NCAA hoops a slice in Big Apple
Sam Keltos was a dominant player with the Sir Winston Churchill girls basketball team.
The 6-foot-3 forward seldom left the floor. Moving on to play NCAA Division 1 basketball with the St. Francis Brooklyn Terriers would require a major adjustment.
“I definitely found it a lot harder my freshman year to understand everybody on my team was a superstar in high school and everyone is good,” the 19-year-old St. Catharines native said. “I found it hard to sit on the bench. You cheer everyone on, but it’s hard.”
The biology major finished her first season of university ball averaging 12.1 minutes of playing time, 3.6 points and 2.3 rebounds per game.
Heading into her first Northeastern Conference game late last month, she was averaging 11.6 minutes, 2.8 points and 2.2 rebounds per game. She more than doubled her points average in that game, a 61-59 loss to LIU Brooklyn, scoring six points in eight minutes of floor time.
“I feel this year we have a much stronger team,” she said. “Last year, we had mostly all lower classmen and they are now juniors and seniors.”
Including Keltos, there are two sophomore players and three freshmen on St. Francis.
“The starters play a lot of the game and I feel my coach is still trying to figure out a rotation for the bench players,” the former Niagara JUEL player said.
In the team’s last game before the Christmas break, head coach John Thurston surprised her by praising the bench in a post-game interview.
“We were all so happy,” she said. “We work hard just like everyone else so it was nice.”
She started the season getting less minutes in than her freshman year but is now back to the minutes she received last season.
“It’s 10 or less some games, depending on how the starters are doing, and the most I’ve played in the season so far is 20 minutes.”
She usually plays at the four spot for the Terriers.
“I’m am OK when I have to play inside but I prefer to play on the perimeter,” Keltos said.
She feels she has taken a lot of strides since arriving in Brooklyn.
“I would say it is being positive about everything,” she said. “Even if you are having a bad practice there is someone else who also feels they are having a bad practice.
“Even though you are both feeling it, you have to cheer everyone on.”
She communicates with her mother, Sharon, every day and they discuss a positive and a negative that happened to her on the court.
“We talk about different things that could come up in a game or things that I could do to turn the game around or make up for a mental mistake I’ve made,” she said.
She also communicates in some form every day with her father, Frank, and 12-year-old sister, Brookelyn.
“I miss the little munchkin,” she said. “It’s fun to come back and see how much she had grown.”
On the court, her shooting has improved and she is physically stronger than she used to be. That added bulk had helped during games.
“I feel it in rebounding the ball; that extra strength to hold on with,” she said. “And when I am posting up. I can hold people off better now.”
In a quote posted on the St. Francis athletics website, Thurston said Keltos is developing into a high-level player.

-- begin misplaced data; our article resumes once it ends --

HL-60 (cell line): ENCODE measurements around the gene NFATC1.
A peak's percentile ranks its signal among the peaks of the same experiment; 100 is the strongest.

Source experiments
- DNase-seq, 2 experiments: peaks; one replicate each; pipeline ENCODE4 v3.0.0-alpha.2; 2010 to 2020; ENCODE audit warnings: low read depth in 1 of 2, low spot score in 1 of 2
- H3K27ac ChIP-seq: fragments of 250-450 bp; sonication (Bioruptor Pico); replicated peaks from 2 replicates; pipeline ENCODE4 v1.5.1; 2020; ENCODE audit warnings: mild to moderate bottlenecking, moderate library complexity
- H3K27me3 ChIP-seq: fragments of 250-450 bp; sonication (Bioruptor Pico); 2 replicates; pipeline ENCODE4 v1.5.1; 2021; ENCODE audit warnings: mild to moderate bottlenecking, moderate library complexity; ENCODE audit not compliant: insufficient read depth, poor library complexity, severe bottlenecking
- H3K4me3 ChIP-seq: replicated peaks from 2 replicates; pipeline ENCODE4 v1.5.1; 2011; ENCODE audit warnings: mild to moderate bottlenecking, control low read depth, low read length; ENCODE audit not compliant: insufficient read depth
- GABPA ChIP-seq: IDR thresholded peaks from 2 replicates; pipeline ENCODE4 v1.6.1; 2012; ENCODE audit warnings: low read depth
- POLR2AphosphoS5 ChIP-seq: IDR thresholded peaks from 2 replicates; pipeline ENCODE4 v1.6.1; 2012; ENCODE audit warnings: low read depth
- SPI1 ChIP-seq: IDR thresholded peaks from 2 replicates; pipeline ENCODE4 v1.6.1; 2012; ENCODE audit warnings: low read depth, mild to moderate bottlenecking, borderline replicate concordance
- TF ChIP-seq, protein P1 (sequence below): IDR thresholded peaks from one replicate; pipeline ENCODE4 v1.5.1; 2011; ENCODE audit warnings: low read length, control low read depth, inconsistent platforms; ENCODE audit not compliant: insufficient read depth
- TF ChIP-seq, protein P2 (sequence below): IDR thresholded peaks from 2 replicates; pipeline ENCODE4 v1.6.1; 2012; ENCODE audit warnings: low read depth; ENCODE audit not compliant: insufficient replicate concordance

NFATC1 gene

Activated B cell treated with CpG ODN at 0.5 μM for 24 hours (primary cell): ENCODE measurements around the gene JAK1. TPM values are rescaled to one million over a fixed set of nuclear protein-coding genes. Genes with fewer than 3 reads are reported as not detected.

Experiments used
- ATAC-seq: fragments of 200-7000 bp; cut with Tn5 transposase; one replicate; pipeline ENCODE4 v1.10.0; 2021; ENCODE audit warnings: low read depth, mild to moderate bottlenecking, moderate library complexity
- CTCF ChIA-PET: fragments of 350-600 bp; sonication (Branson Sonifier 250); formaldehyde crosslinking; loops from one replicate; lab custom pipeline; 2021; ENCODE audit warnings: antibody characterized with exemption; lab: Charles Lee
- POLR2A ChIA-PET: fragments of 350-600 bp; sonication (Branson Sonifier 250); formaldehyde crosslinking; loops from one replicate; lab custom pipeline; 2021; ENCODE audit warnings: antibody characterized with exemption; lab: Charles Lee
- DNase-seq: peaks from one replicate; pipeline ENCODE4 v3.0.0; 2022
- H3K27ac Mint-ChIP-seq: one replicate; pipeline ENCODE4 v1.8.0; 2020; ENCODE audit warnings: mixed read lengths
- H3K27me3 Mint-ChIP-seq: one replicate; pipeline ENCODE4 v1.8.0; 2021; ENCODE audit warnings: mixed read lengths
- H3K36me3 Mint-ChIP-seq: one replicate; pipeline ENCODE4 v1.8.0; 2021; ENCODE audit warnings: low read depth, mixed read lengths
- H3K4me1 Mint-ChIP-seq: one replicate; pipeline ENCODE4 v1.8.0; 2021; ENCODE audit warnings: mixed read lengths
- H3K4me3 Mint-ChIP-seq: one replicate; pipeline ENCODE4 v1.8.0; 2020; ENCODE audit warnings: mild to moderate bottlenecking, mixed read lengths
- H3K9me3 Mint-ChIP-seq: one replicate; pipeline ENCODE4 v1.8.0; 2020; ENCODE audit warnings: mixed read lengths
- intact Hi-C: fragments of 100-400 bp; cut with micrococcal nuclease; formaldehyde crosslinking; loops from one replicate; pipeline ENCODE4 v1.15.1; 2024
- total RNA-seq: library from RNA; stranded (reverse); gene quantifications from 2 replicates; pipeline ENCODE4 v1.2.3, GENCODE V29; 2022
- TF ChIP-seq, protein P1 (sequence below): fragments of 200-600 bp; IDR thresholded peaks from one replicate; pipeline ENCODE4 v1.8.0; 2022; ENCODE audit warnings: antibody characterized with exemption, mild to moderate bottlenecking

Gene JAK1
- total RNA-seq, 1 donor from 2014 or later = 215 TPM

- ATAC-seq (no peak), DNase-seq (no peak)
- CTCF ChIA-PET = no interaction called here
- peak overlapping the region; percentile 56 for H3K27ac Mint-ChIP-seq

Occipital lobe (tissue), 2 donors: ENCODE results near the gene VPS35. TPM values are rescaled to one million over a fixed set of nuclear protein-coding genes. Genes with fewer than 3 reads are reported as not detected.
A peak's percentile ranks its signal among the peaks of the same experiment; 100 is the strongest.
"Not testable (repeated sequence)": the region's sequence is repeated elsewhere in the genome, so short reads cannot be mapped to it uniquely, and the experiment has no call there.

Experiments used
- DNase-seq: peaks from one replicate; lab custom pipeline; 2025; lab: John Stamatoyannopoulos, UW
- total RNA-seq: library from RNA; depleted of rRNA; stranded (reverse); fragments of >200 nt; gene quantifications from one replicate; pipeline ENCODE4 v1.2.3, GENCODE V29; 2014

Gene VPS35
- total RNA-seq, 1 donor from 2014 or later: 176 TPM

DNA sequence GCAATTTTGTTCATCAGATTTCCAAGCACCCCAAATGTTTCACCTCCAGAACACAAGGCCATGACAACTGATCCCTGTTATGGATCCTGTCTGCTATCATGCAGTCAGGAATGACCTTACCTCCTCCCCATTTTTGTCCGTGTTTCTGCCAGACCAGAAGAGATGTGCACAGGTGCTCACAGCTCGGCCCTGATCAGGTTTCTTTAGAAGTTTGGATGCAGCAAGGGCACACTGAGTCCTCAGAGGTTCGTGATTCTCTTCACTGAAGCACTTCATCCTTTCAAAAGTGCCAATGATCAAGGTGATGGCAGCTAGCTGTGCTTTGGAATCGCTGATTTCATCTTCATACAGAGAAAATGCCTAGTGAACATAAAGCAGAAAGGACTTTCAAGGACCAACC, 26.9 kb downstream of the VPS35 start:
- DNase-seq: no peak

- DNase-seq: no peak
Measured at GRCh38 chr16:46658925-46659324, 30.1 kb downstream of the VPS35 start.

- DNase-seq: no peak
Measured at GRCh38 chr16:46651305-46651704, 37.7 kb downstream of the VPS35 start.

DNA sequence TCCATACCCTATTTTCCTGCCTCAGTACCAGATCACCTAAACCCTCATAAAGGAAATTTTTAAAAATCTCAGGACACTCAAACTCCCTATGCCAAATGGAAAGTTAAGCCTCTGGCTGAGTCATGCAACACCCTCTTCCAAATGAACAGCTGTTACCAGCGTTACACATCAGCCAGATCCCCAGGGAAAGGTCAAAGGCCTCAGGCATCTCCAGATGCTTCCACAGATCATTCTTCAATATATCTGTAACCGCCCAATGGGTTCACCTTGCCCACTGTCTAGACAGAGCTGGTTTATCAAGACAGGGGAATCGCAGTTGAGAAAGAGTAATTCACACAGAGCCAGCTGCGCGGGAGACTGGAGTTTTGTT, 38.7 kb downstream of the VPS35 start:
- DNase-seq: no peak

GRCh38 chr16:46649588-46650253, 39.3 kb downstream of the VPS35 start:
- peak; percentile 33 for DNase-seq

“At 6-foot-3, she gives great size on the wing without sacrificing versatility. Always a good post up player, she is now an excellent deep threat as well,” he said. “Her ball handling has improved and she has become a defensive presence with her shot blocking, rebounding and ability to get her hands in passing lanes.
“We are really excited about her future.”
Keltos has settled in nicely to the role of student/athlete.
“I have been doing it all my life so I am pretty used to it,” she said. “The biggest struggle I’ve had is we have practices early in the morning so I have to wake up at 6:30 every day or earlier.
“Having that energy early in the morning to practice for two hours is probably the worst part of it.”
Her typical day starts on the basketball court at 7:15 a.m. If it’s a good practice, the team is on the floor for an hour and 15 minutes.
“If we are a little sloppy it is an hour and a half,” she said.
She had later classes first semester so she was able to squeeze in a nap or get homework done until classes started.
“Then I would do homework after class and go to bed at nine o’clock.”
On off days, Ketlos and her teammates explore New York City.
“We look for the best places to eat in New York and we try to find them and go there.”
She is comfortable in the Big Apple.
“On a daily basis, it just feels like home now,” she said.
Her favourite spot is Times Square.
“It’s not a lot because you can walk through it in 15 minutes but being in the middle of it you see all the signs and all the people dressed up in costumes to take pictures with you,” she said. “It is something I have never seen before.”
The NCAA experience has been all that she hoped it would be.
“I think some of my other friends who are at higher level schools — Division 1 but better conferences — and they don’t play as much,” Keltos said. “I look at that and it makes me happy that I am playing the 10 minutes that I am.
She loves her program and feels the school is a great fit for her.
“It’s small and the biggest class I’ve had had maybe 40 people in it,” she said. “I love my team and the facility. It’s a small gym but they take care of it very well.”
A typical home game will see about 50 fans in attendance and she estimates the biggest crowd she has played in front is about 1,000.
Keltos isn’t sure what she wants to do with her biology degree but is leaning towards a career in forensics.
“I volunteered in a funeral home the past summer to do something with the human body,” she said.
Her friends were surprised at her choice but she found it interesting. She even helped embalm a body.
“I wasn’t prepared for its but after the first 20 minutes it was ‘This is cool. I can do this,’ ” she said.